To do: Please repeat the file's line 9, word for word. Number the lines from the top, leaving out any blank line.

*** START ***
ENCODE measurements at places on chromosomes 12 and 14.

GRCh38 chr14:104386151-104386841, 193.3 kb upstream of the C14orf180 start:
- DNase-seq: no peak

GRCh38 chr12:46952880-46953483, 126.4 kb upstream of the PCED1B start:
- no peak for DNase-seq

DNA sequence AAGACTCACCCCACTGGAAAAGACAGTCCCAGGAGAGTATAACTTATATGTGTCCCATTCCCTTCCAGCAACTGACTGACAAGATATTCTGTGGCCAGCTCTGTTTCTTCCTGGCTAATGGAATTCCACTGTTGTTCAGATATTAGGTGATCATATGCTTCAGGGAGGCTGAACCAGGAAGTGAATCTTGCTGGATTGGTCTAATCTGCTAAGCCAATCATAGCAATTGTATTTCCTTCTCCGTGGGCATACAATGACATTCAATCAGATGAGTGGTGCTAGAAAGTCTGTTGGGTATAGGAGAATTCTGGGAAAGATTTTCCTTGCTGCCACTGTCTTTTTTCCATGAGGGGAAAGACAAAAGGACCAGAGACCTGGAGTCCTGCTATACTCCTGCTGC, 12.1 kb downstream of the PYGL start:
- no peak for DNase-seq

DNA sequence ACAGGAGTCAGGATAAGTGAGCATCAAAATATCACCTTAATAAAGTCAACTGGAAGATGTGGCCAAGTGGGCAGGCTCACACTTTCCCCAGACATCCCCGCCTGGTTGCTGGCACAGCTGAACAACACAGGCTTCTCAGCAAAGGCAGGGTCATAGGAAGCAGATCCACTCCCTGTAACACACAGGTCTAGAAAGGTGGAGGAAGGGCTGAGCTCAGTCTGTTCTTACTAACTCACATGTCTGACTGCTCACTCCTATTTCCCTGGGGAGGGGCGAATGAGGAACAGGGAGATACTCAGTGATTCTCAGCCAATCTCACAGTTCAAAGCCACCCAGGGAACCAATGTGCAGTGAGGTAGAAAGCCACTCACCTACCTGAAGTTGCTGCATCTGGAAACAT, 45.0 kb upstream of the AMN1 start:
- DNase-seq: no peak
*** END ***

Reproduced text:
- DNase-seq: no peak